One of the largest cultural events on Vancouver Island is returning to the Saanich Peninsula this summer, but it will also mark the end of an era for its organizers.
For 28 years, Angel Sampson and her family have organized what’s currently known as the Yellow Wolf Inter-tribal Powwow, drawing Indigenous drummers, competitive dancers and vendors from across North America and hundreds of visitors from around the world.
The event won’t be going anywhere anytime soon, but it will be returning to its original name and a transition is beginning which will see younger members of her sprawling family start to take on more organizational roles from their elders.
“When we first started this, it was called the Wutawnty powwow, which was my mother’s traditional name, and then some years down the road one of my brothers asked if we could use my son’s name, which is Yellow Wolf. He received that name from my grandmother when he was born. Yellow Wolf was a warrior under Chief Joseph of the Nez Perce people, and was one of the top warriors, so it is a very highly respected name,” said Sampson. “We are reverting the name back to Wutawnty powwow next year, so this will be the last year as the Yellow Wolf powwow.”
The powwow is an event imported to the lands of the Coast Salish from the Sampson family’s roots with the Nez Perce Nation in Idaho.
After some initial skepticism in its early years, Sampson said it has become popular.
The family friendly and fully-accessible event is free for everyone to attend and will feature a wide range of traditional dance competitions, drumming, entertainment, food, and a variety of entertainers. Each year’s event is different from the last, and Sampson said even she doesn’t always know everything which will be on show over the three-day event.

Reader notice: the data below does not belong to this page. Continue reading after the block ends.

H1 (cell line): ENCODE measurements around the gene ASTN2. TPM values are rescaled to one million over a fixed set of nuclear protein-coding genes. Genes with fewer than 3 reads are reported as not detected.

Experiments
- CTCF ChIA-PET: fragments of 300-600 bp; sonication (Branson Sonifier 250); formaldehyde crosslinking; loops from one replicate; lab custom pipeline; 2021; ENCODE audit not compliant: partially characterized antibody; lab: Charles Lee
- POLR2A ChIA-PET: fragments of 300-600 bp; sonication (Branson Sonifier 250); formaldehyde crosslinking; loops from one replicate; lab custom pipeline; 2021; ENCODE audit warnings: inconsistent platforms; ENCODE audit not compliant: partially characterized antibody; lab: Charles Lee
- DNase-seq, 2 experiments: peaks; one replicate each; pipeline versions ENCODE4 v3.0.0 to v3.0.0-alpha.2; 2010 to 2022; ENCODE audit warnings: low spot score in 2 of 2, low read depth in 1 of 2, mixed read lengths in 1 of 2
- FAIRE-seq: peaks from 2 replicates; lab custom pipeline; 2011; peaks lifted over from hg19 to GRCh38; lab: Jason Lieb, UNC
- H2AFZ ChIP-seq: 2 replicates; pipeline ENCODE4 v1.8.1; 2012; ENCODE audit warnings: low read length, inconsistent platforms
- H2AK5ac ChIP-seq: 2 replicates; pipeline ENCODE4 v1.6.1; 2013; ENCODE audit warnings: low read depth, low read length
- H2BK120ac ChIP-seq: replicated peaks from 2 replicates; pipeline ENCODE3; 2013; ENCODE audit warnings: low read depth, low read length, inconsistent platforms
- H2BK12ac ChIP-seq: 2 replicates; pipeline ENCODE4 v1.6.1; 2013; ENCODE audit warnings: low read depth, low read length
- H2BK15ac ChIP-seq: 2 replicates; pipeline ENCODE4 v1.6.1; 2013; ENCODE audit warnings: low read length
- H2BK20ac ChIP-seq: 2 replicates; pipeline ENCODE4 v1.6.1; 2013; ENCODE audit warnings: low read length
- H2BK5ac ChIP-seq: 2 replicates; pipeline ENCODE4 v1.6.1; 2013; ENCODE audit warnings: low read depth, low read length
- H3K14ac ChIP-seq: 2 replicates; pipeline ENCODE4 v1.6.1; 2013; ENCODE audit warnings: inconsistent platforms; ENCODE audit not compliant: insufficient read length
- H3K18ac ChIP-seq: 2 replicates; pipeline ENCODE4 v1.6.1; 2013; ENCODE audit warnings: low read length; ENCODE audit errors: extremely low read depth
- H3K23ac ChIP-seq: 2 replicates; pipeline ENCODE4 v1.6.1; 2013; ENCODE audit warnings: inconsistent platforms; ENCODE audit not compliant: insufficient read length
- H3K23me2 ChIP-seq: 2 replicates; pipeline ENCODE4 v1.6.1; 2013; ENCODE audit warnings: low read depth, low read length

Like last year, the powwow is being held indoors at Stelly’s Secondary School in Saanichton. Sampson said the partnership between her family and School District 63 – which was born out of necessity during the pandemic when they were in desperate need for a location to host the powwow, which the district happily offered up – has been one of the strongest examples of reconciliation surrounding the event.
“They really took to heart the importance of this gathering, that it was honouring our mom and helping to educate non First Nations about some of our practices,” said Sampson. “This is the kind of thing we are getting out there. Yes it is our ways and our tradition, but we want to be inclusive and invite people who may not have ever experienced something like this.”
In that spirit of inclusivity, last year’s event featured performances and vendors from the Ukrainian community, in honour of the impact they have felt since Russian President Vladimir Putin launched an unprovoked invasion against Ukraine. This year, Sampson hopes to be able to honour Stelly’s support for the event by helping to fundraise for some of the school’s programs, though those plans have not been finalized with the organizing committee at this time.
The powwow is set to start in the evening of July 21, and continue through July 23.
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